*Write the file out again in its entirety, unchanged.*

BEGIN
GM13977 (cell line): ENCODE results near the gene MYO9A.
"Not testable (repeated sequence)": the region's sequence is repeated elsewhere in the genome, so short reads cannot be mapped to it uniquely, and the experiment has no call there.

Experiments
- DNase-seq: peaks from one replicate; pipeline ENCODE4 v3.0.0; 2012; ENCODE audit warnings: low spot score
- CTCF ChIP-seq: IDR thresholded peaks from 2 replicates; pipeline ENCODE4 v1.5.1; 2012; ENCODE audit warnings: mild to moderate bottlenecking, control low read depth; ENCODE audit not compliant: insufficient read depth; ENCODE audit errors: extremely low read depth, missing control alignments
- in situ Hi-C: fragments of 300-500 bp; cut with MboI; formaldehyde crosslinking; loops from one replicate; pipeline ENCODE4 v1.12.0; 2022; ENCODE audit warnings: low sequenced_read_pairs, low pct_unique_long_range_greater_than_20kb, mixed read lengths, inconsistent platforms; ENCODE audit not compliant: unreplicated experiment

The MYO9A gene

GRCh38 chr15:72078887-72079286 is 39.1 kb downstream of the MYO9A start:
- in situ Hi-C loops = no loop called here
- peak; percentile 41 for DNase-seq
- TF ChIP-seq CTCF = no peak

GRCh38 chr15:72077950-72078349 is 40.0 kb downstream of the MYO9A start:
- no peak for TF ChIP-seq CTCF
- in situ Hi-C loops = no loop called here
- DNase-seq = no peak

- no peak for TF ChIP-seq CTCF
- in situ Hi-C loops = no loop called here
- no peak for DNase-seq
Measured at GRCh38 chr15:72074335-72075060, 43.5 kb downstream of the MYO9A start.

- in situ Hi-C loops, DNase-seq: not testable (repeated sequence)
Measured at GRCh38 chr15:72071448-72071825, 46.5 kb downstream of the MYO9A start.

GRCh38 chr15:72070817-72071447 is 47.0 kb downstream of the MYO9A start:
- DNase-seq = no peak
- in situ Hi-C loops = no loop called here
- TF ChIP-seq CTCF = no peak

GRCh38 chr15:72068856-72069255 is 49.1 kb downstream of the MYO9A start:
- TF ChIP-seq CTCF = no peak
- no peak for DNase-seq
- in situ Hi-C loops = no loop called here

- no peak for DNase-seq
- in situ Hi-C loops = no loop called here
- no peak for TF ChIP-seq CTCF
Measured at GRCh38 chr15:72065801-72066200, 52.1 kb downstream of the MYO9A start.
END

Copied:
GM13977 (cell line): ENCODE results near the gene MYO9A.
"Not testable (repeated sequence)": the region's sequence is repeated elsewhere in the genome, so short reads cannot be mapped to it uniquely, and the experiment has no call there.

Experiments
- DNase-seq: peaks from one replicate; pipeline ENCODE4 v3.0.0; 2012; ENCODE audit warnings: low spot score
- CTCF ChIP-seq: IDR thresholded peaks from 2 replicates; pipeline ENCODE4 v1.5.1; 2012; ENCODE audit warnings: mild to moderate bottlenecking, control low read depth; ENCODE audit not compliant: insufficient read depth; ENCODE audit errors: extremely low read depth, missing control alignments
- in situ Hi-C: fragments of 300-500 bp; cut with MboI; formaldehyde crosslinking; loops from one replicate; pipeline ENCODE4 v1.12.0; 2022; ENCODE audit warnings: low sequenced_read_pairs, low pct_unique_long_range_greater_than_20kb, mixed read lengths, inconsistent platforms; ENCODE audit not compliant: unreplicated experiment

The MYO9A gene

GRCh38 chr15:72078887-72079286 is 39.1 kb downstream of the MYO9A start:
- in situ Hi-C loops = no loop called here
- peak; percentile 41 for DNase-seq
- TF ChIP-seq CTCF = no peak

GRCh38 chr15:72077950-72078349 is 40.0 kb downstream of the MYO9A start:
- no peak for TF ChIP-seq CTCF
- in situ Hi-C loops = no loop called here
- DNase-seq = no peak

- no peak for TF ChIP-seq CTCF
- in situ Hi-C loops = no loop called here
- no peak for DNase-seq
Measured at GRCh38 chr15:72074335-72075060, 43.5 kb downstream of the MYO9A start.

- in situ Hi-C loops, DNase-seq: not testable (repeated sequence)
Measured at GRCh38 chr15:72071448-72071825, 46.5 kb downstream of the MYO9A start.

GRCh38 chr15:72070817-72071447 is 47.0 kb downstream of the MYO9A start:
- DNase-seq = no peak
- in situ Hi-C loops = no loop called here
- TF ChIP-seq CTCF = no peak

GRCh38 chr15:72068856-72069255 is 49.1 kb downstream of the MYO9A start:
- TF ChIP-seq CTCF = no peak
- no peak for DNase-seq
- in situ Hi-C loops = no loop called here

- no peak for DNase-seq
- in situ Hi-C loops = no loop called here
- no peak for TF ChIP-seq CTCF
Measured at GRCh38 chr15:72065801-72066200, 52.1 kb downstream of the MYO9A start.